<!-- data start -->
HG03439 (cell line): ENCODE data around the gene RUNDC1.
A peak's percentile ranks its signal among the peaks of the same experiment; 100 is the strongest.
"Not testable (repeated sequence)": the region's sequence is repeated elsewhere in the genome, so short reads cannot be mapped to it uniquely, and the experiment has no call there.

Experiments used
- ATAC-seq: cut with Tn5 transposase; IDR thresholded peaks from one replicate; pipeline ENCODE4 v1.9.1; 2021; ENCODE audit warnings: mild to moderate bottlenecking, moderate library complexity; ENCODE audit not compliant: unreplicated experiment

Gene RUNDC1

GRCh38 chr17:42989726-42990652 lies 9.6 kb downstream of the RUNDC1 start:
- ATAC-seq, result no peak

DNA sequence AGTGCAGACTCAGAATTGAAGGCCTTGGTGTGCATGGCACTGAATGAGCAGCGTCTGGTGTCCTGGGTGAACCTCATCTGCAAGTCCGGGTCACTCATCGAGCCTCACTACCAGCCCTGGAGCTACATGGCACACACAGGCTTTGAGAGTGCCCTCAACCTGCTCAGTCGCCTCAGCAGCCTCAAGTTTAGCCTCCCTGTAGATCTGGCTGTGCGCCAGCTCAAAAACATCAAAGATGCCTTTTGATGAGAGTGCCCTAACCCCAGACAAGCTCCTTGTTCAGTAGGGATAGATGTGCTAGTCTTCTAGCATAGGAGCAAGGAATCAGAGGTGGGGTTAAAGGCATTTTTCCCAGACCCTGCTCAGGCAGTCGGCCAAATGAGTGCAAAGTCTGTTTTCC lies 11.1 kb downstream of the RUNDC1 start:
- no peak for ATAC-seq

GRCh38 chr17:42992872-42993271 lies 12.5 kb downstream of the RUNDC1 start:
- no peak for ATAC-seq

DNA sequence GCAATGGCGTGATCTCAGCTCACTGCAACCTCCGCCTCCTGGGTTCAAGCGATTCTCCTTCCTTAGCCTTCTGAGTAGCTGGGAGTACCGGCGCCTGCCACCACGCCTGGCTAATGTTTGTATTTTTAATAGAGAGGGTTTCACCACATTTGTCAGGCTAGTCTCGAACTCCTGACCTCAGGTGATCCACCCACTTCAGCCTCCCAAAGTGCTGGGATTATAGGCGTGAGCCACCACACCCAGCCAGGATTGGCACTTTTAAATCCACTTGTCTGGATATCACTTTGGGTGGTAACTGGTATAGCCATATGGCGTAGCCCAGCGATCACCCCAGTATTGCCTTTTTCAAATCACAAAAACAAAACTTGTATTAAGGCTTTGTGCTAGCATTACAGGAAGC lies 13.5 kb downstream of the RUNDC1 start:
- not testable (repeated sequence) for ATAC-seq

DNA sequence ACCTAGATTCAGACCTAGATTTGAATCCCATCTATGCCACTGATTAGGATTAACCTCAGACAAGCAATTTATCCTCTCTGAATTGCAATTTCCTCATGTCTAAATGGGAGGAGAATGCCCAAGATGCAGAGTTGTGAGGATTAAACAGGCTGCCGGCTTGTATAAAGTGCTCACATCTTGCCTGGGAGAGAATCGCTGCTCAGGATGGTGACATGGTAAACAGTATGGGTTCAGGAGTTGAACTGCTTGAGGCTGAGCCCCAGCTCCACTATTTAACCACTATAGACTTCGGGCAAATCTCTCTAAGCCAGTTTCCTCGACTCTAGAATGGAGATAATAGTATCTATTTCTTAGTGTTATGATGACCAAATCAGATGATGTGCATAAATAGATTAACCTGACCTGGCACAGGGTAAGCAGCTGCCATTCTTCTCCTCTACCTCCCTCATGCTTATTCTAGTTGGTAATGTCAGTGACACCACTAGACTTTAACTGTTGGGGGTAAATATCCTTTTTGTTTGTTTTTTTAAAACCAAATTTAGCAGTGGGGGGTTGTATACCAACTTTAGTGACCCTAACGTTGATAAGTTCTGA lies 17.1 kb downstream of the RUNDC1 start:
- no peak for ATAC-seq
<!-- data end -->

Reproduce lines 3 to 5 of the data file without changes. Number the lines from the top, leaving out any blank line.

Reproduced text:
"Not testable (repeated sequence)": the region's sequence is repeated elsewhere in the genome, so short reads cannot be mapped to it uniquely, and the experiment has no call there.

Experiments used
- ATAC-seq: cut with Tn5 transposase; IDR thresholded peaks from one replicate; pipeline ENCODE4 v1.9.1; 2021; ENCODE audit warnings: mild to moderate bottlenecking, moderate library complexity; ENCODE audit not compliant: unreplicated experiment